Inclusive Dates: 2014
Production Files documenting the 2014 Broadway premiere production of Violet at the American Airlines Theatre, with music by Jeanine Tesori and book and lyrics by Brian Crawley. Directed by Leigh Silverman, with set design by David Zinn, costume design by Clint Ramos, lighting design by Mark Barton, sound design by Leon Rothenberg, orchestrations by Rick Bassett, Joseph Joubert and Buryl Red, musical direction by Michael Rafter, musical coordination by Seymour Red Press, choreography by Jeffrey Page, and hair and wig design by Charles G. LaPointe.
The production starred Sutton Foster as Violet, with Colin Donnell as Monty, Joshua Henry as Flick, and Alexander Gemignani as Father. The rest of the cast included Emerson Steele as Young Violet, Charlie Pollock as Leroy Evans/Radio Soloist/Bus Driver 3/Bus Passenger, Ben Davis as Preacher/Radio Singer/Bus Driver 1/Bus Driver 4, Annie Golden as Old Lady/Hotel Hooker, Anastacia McCleskey as Music Hall Singer/Bus Passenger, Austin Lesch as Virgil/Billy Dean/Bus Driver 2/Radio Singer/Bus Passenger, and Rema Webb as Lula Buffington/Almeta/Bus Passenger; Jacob Keith Watson and Virginia Ann Woodruff were swings, and Austin Lesch, Charlie Pollock, Jennifer Blood, Emma Howard, and Azudi Onyejekwe acted as understudies.
2014 Awards and Nominations:
Tony Award, Best Revival of a Musical (nominee)
Tony Award, Best Performance by an Actress in a Leading Role in a Musical, Sutton Foster (nominee)
Tony Award, Best Performance by an Actor in a Featured Role in a Musical, Joshua Henry (nominee)
Tony Award, Best Direction of a Musical, Leigh Silverman (nominee)
Drama Desk, Outstanding Revival of a Musical or Revue (nominee)
Drama Desk, Outstanding Actress in a Musical, Sutton Foster (nominee)
Drama Desk, Outstanding Featured Actor in a Musical, Joshua Henry (nominee)
Theatre World Award, Emerson Steele (recipient)
Doris Betts, born Doris June Waugh in Statesville, North Carolina in 1932, was a celebrated author, professor, and lifelong southerner. She started writing as a teenager, reporting for Statesville’s local paper, and began writing fiction while attending the University of North Carolina at Greensboro. She won the prestigious Mademoiselle College Fiction Contest (other winners include Sylvia Plath and Joyce Carol Oates) for one of her student pieces. The award would prove to be the first of many for Betts, who went on to become a Guggenheim Fellow and a finalist for the National Book Award and to win, among other prizes, the North Carolina Award for Literature and the American Academy of Arts and Letters Medal of Merit. After working as both a fiction writer and a journalist, Betts took up a post at the University of North Carolina Chapel Hill, where she remained a beloved professor for 32 years. In her April 2012 obituary, the New York Times described Betts as a writer “whose characters grappled with religious faith, freedom, captivity and original sin in tales steeped in the Southern literary tradition.” Of these tales, a short story titled “The Ugliest Pilgrim” is Betts’s best-known work, thanks to its adaptation as an Academy Award®-winning 1982 short film and, of course, a 1997 musical, both titled Violet. The story, like much of Betts’s work, is imbued with the sensory world of the south and the literary hallmarks of Southern Gothic writing: ambiguous morality and lost innocence, deadpan observations, offbeat humor, grotesque events, and outcast characters. Doris Betts’s writing is commonly categorized as Southern Gothic. Author Flannery O’Connor, another Southern Gothic-style writer, explains that this type of writing is often categorized by faith-driven storylines. Betts’s own relationship to faith does pervade her work. Her first impulse to write, she said, came from Biblical stories, which “[make] you feel that the ordinary is not ordinary.” In Betts’s fiction, the ordinary is also hopeful, and this optimism is richly maintained in Violet.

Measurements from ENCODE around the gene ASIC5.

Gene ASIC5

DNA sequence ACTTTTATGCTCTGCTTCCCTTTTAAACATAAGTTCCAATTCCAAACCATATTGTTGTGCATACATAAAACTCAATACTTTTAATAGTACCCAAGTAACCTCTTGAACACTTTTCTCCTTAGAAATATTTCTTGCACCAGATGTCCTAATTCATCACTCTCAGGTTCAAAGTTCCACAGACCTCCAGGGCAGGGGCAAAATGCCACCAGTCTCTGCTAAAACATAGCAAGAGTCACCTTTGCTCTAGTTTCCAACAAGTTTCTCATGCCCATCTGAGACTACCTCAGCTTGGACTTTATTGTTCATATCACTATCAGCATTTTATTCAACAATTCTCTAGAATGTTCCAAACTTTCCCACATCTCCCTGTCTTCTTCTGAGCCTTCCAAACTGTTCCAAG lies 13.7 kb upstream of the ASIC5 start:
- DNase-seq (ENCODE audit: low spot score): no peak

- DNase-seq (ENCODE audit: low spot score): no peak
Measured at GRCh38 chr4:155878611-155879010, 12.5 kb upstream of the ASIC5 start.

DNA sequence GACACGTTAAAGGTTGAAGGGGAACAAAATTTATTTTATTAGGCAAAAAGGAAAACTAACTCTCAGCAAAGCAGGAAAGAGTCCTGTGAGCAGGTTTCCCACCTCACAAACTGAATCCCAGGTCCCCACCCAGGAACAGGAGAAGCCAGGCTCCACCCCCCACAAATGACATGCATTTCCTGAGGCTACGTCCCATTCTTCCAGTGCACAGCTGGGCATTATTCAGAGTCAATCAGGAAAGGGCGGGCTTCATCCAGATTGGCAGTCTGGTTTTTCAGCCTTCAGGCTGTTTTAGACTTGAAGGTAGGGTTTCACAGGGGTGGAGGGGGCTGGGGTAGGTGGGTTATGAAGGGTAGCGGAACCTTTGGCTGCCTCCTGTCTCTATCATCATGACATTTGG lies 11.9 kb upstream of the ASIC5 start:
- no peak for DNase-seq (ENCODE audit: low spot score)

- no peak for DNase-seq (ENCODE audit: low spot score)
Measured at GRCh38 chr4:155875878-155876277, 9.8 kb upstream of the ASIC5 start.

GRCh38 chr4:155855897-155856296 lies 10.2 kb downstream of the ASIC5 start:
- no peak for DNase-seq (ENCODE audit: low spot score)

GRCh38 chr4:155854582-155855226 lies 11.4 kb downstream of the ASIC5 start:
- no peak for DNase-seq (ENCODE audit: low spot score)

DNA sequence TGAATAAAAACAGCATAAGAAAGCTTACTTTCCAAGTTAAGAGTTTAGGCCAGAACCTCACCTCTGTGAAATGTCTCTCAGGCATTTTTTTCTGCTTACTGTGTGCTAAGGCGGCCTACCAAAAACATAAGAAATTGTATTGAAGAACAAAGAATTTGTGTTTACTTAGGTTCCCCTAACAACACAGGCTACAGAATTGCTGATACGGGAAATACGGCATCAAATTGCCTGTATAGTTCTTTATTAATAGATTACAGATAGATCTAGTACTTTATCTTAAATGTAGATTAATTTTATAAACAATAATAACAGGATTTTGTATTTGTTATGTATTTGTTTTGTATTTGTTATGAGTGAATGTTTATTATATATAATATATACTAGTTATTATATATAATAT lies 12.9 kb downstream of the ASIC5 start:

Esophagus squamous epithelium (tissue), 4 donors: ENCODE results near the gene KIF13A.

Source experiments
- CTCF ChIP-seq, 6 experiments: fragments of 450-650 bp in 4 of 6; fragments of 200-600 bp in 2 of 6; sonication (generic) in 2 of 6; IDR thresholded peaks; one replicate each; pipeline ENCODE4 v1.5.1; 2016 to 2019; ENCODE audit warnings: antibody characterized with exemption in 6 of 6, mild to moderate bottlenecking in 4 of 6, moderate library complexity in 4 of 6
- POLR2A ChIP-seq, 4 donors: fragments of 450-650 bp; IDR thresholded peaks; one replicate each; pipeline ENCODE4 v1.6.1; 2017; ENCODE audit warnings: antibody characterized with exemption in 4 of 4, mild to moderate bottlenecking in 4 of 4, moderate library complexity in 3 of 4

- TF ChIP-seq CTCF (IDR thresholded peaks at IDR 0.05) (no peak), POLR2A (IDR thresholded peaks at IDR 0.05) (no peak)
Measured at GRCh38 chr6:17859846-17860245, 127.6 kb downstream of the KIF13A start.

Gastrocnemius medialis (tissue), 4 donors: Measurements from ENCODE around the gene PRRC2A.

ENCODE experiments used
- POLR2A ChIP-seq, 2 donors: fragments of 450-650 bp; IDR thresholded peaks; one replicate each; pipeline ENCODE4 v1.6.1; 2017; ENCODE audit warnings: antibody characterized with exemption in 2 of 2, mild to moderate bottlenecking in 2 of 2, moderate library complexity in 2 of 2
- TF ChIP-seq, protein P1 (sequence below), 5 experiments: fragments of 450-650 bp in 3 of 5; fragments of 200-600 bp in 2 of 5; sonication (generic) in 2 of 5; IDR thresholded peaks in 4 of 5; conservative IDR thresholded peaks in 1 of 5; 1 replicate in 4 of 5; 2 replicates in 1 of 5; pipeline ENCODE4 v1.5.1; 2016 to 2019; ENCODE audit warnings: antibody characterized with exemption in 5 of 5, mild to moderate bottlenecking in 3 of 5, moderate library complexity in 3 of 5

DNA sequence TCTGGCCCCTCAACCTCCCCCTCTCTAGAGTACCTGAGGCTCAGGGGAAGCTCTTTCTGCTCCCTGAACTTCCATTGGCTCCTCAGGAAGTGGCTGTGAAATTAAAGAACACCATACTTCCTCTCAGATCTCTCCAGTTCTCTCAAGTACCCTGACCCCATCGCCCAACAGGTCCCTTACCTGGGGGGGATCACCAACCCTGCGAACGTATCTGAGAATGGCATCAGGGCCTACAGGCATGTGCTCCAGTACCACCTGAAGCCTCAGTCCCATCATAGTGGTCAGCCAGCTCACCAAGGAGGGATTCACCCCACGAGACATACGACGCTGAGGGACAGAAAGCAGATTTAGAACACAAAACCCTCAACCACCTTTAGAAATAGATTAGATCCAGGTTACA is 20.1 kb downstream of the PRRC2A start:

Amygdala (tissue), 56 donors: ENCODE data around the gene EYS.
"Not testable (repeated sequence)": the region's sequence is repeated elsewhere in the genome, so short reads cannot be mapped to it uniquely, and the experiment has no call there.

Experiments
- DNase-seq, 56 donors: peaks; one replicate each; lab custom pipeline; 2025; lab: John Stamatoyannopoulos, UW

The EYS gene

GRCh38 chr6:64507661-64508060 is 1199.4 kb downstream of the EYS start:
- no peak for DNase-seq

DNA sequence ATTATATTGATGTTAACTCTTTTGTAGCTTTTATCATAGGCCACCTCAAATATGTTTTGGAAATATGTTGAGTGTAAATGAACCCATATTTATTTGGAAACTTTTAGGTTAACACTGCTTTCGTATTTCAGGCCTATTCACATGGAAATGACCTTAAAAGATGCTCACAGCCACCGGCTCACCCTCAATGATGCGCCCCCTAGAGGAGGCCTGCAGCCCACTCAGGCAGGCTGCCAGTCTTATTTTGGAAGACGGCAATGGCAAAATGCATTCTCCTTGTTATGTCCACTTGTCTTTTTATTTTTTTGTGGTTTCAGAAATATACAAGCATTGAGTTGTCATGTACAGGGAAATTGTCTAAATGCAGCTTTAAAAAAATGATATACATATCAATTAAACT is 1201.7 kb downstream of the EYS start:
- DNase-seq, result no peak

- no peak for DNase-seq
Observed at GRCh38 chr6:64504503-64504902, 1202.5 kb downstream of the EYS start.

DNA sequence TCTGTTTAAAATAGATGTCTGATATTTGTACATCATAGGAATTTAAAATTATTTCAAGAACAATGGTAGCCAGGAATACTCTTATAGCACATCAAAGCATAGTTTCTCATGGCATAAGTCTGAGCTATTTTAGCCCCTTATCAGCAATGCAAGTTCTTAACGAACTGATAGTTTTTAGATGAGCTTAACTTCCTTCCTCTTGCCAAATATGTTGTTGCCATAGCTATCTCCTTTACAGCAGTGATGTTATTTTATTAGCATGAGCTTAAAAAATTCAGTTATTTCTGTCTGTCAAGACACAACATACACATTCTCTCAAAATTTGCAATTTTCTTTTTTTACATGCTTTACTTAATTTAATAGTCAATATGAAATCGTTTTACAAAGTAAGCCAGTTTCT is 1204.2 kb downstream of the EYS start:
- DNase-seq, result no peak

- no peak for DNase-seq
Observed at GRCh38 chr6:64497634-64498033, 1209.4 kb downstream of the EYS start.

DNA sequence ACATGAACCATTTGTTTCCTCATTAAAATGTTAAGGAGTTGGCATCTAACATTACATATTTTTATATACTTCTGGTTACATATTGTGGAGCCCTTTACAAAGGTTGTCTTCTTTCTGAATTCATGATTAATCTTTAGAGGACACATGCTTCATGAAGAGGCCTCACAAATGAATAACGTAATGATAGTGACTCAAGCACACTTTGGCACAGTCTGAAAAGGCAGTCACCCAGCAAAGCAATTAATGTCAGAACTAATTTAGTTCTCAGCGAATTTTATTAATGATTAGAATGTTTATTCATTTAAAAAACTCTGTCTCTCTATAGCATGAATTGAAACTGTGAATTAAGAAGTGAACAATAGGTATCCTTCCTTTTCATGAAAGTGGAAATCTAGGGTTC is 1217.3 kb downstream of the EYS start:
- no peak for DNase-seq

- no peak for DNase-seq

Showtime broadcast a short live-action film version of Violet. It was directed by Shelley Levinson and won an Academy Award®. starring Didi Conn. tresearched the source material with my business/producing partner at the time, Buryl Red. Tesori found the short story and then found Doris Betts, the author, and the pieces fell into place. Betts didn’t initially see the piece becoming a musical but through some finagling, she ultimately agreed. [Roundabout Theatre Study Guide]
Production Files encompass one Hollinger box consisting of 8 folders, a Playbill, marketing flyers, and a stick drive with stage management files.
Digital holdings on the Archive 1 server include the following folders:
Education (Lecture series and Upstage study guide)
Media (Folders for 100th performance photos, Broadway cast album, B-roll, opening night interviews, Penthouse, Hiptix and other event and press photos, Rehearsal and Meet & Greet photos, and Sutton Foster mp4s)
Opening Night - Shevett
Access Restrictions: Open and available to approved researchers by appointment only.
See folder details for specific restrictions.
Preferred Citation: Violet 2014, Roundabout Theatre Company Archives
Library of Congress Subject Heading Roundabout Theatre CompanyHaimes, ToddSilverman, LeighFoster, SuttonTesori, Jeanine. VioletCrawley, Brian, 1962-Donnell, ColinGemignani, Alexander, 1979-Henry, JoshuaRamos, ClintGreyhound busesEvangelical RevivalGospel musicBlues (Music)Man-woman relationshipsRace relations in the United StatesCivil rightsScars in art Related Staged Production